the Father into the world, and that he is the true and the only Saviour of the world ? If they did not assuredly know, that God the Father had in this only Saviour reconciled the world unto Himself, by not imputing to them their trespasses ; that the same Jesus had received power from the Father to forgive sins, however aggravated they might be, and to bestow the Spirit of adoption on those who believe in Him; and that Christ is himself in every respect prepared to use this power for the salvation of believers, nay, has he not solemnly promised that He will thus employ it ?- They answered, they firmly believed all these things. - then said, This is the faith which is imputed for righteousness; but remission of sins is the fruit of this faith; and a sense of the remission of sins in the heart of a believer necessarily follows it, in the order of nature at least, if not in that of time : For the Apostle says, Being justified by faith, we have peace with God. The same observations apply to the gift of the Spirit, which is bestowed on those who believe in Christ; and on whomsoever it is bestowed, it begins to operate [in such a way] as the Spirit itself knows will contribute to the salvation of those to whom it is given.—When I had said this, they began to pay attention and to receive encouragement,—the man more particularly, for he was assisted by his wife's sister, who, in a manner the most appropriate, explained his meaning, and her own at the same time. Both the sick people openly confessed, that they had hitherto considered the sense of the remission of sins to be faith itself.—But I proved by several passages of scripture which I produced, that justifying faith, the remission of sins, and the sense for perception of this remission, are all distinct things in the holy scriptures, and consectaries to each other. After these remarks they felt still more encouraged. I also explained the causes why this assurance and comfort of the Spirit are not always felt in an equal degree by believers. By the blessing of God, the final result was, that both being elevated in hope were emboldened to commend their souls to God in hope and patience, and to wait with a tranquil mind for the hour of their dissolution. Two days after this conversation, the man died in the Lord.–From these circumstances I have been confirmed in my former opinion, that it is necessary to make an accurate distinction between things that are most closely united among themselves, lest confused notions respecting them should produce in the consciences of men uncomfortable uncertainty and perturbation, which cannot be removed except by such a distinction as is agreeable to the intimate nature of the things themselves. *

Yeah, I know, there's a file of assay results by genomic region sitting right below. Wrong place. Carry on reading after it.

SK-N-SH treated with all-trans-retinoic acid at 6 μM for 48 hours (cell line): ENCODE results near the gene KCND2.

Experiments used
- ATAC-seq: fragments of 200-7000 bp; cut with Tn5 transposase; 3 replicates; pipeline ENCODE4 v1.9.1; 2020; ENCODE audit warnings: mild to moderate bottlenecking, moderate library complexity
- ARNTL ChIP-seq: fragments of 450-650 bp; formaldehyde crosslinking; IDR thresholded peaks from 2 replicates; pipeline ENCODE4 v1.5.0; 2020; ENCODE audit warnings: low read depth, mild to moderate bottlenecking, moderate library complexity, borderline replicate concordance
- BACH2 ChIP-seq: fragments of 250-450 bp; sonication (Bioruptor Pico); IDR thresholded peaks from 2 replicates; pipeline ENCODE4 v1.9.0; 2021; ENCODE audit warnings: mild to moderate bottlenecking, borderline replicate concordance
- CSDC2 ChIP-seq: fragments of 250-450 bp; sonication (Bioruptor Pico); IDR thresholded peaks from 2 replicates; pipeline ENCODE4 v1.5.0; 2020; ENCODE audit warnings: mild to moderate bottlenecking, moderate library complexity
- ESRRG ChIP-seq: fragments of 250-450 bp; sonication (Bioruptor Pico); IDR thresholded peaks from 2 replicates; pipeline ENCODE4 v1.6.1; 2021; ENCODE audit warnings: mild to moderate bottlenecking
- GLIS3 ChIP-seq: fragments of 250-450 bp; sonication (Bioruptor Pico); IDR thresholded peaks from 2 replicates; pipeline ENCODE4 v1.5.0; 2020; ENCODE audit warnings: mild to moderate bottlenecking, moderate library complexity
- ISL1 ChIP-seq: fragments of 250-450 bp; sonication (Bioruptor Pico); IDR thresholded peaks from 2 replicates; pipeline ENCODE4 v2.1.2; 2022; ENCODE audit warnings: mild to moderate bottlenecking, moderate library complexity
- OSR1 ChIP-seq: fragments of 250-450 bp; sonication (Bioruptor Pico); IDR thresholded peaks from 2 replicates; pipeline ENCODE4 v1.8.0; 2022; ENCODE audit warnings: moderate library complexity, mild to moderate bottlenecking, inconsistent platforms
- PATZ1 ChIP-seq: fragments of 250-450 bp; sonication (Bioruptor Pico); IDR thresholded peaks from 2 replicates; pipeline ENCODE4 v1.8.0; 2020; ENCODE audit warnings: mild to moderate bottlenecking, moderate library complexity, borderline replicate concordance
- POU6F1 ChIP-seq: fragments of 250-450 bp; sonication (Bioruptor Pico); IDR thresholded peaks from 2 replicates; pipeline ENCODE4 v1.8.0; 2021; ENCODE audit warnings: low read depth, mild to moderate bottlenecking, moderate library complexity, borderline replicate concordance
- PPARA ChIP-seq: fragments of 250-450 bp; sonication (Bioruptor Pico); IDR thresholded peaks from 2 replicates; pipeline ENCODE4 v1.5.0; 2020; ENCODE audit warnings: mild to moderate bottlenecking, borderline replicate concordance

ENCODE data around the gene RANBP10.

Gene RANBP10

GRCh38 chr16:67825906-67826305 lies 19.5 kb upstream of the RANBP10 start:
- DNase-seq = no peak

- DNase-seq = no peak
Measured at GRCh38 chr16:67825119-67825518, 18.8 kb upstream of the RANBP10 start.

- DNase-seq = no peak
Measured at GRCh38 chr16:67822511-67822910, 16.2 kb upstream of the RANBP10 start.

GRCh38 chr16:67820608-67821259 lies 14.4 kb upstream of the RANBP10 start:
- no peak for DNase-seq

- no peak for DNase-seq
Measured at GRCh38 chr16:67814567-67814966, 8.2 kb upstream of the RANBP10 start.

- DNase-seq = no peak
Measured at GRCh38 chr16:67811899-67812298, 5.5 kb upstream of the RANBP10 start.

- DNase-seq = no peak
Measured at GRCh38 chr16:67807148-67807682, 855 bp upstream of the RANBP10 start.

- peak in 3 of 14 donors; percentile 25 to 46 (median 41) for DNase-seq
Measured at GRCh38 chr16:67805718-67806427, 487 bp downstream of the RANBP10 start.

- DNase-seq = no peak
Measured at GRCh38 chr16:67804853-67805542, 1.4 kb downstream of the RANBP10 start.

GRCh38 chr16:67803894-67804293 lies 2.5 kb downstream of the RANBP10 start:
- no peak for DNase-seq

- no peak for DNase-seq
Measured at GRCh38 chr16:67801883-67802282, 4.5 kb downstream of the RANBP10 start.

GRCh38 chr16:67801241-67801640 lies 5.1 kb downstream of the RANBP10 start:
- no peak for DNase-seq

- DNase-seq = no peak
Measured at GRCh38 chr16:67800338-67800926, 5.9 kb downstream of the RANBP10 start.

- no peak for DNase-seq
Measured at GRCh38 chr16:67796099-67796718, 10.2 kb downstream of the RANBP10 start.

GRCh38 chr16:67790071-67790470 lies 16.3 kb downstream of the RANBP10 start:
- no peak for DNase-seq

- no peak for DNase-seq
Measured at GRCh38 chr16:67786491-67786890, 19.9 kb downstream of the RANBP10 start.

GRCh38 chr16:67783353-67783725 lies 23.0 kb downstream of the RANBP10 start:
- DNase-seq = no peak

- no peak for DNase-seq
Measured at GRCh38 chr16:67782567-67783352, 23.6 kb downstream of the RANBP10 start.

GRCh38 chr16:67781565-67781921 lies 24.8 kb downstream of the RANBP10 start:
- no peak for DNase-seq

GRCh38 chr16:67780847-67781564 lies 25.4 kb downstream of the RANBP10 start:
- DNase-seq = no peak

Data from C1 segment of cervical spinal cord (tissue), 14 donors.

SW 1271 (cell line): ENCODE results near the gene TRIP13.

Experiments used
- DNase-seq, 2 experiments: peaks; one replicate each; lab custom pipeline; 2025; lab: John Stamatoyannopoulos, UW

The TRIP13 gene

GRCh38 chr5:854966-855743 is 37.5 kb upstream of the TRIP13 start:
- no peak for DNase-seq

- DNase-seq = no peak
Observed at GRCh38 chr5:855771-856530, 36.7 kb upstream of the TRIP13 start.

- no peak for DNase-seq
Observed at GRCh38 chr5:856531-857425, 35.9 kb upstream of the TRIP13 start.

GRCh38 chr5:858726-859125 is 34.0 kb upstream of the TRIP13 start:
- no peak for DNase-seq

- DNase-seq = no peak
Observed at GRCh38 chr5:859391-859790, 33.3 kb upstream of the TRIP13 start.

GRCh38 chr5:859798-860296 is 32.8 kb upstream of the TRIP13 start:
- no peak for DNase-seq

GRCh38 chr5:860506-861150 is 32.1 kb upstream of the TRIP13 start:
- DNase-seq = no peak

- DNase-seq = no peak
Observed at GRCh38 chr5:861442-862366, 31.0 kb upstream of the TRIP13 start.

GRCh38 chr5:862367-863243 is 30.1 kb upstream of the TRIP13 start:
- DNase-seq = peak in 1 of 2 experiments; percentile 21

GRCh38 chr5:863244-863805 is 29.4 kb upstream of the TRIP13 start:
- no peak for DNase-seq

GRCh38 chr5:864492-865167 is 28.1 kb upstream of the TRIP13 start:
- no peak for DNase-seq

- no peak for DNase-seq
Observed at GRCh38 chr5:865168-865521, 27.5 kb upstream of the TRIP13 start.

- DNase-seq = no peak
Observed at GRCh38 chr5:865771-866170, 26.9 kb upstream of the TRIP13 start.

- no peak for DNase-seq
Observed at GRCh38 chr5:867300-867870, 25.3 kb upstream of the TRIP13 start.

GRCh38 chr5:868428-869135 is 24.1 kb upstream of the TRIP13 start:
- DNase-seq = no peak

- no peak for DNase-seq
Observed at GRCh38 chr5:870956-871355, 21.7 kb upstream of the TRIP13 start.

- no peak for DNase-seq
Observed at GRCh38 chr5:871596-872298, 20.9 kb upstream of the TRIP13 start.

than to be known, occurs in a letter addressed by Arninius to Uitenbogaert in July, 1604, in which he expresses his partial approbation of his friend's commencing a series of Discourses, before the Court at the Hague, and taking the different articles of the Apostles' Creed as separate subjects; because the topic of " the Authority of the Holy Scriptures, on which their Truth depends, must require a more extensive and laborious discussion, than the circumstances of the time, the place, and of the auditory, will permit." -Arminius closes his remarks in the following words : « But the question, Why does God prefer being believed upon to being seen?, is most ele. gantly expressed, and worthy to be discussed as a preliminary to the whole explanation. The discussion will not be inappropriate if due attention be given to these four particulars : (1.) What is contained in the vision of God !-(2.) What is meant by Faith in God 2-(3.) What is the duty of a rational creature ?-(4.) What is besitting and suitable to God and his Majesty ? From these four questions the following Theme might arise : It does not become God and his Majesty to endue a creature that He has created after his own image, with a sight of His Glory and majesty, before such creature has performed the duty which God has prescribed, has sought for his happiness from God, and has exercised hope for its attainment. This performance of duty, search for happiness, and exercise of hope, rest upon Faith as their foundation, according to Heb. xi, 1, 6."